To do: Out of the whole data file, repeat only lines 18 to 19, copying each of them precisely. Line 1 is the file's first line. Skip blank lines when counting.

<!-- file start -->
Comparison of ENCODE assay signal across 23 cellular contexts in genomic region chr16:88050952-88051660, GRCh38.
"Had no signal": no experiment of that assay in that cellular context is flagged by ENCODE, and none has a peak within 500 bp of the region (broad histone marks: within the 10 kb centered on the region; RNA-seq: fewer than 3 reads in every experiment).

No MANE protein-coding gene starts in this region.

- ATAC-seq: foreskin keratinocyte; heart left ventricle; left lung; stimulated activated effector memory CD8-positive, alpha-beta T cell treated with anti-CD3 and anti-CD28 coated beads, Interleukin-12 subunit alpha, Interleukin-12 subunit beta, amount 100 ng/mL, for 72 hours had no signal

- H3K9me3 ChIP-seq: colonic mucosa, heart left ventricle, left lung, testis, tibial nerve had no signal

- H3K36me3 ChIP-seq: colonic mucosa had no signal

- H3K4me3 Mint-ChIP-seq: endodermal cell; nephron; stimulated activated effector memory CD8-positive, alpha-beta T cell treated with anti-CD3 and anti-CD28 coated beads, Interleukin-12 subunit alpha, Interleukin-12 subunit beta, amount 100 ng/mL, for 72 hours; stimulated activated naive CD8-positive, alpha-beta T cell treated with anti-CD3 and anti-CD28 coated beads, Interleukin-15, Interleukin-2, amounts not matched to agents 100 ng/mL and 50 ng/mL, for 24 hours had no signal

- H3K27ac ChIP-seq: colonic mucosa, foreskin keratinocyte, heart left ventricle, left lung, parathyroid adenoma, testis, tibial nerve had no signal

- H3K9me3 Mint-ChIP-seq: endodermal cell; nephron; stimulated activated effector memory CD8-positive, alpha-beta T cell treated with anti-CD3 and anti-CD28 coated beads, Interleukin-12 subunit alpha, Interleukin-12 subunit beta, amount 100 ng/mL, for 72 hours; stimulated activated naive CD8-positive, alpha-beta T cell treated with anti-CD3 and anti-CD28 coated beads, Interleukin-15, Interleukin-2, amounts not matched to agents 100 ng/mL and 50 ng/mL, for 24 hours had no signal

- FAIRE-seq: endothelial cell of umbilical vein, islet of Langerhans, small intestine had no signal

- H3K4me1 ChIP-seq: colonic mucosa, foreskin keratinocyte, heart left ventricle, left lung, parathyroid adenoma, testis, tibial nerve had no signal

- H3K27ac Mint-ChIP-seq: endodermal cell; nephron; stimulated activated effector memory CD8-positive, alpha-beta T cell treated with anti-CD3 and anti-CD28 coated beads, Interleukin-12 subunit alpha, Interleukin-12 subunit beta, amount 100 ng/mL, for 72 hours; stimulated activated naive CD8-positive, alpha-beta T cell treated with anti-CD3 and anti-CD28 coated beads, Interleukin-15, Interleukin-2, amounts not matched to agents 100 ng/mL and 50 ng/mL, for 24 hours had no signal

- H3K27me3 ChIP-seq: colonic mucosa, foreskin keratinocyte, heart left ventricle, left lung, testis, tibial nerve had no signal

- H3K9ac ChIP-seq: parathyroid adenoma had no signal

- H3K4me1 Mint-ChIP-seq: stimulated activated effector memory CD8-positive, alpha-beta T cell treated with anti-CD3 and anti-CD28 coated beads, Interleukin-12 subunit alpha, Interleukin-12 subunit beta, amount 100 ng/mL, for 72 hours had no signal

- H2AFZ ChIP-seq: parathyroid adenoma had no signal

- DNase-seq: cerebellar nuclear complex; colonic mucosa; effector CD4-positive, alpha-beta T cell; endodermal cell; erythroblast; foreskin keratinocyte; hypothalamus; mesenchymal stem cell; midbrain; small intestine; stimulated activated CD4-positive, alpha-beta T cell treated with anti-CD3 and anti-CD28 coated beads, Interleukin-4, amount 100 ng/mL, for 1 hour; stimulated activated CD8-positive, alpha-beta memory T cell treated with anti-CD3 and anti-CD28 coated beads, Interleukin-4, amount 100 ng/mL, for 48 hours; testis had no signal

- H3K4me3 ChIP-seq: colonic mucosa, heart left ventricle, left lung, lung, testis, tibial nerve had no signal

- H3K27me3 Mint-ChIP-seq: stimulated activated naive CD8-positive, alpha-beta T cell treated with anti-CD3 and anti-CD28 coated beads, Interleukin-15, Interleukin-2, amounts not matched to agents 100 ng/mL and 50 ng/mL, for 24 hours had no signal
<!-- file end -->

- H3K4me3 ChIP-seq: colonic mucosa, heart left ventricle, left lung, lung, testis, tibial nerve had no signal

- H3K27me3 Mint-ChIP-seq: stimulated activated naive CD8-positive, alpha-beta T cell treated with anti-CD3 and anti-CD28 coated beads, Interleukin-15, Interleukin-2, amounts not matched to agents 100 ng/mL and 50 ng/mL, for 24 hours had no signal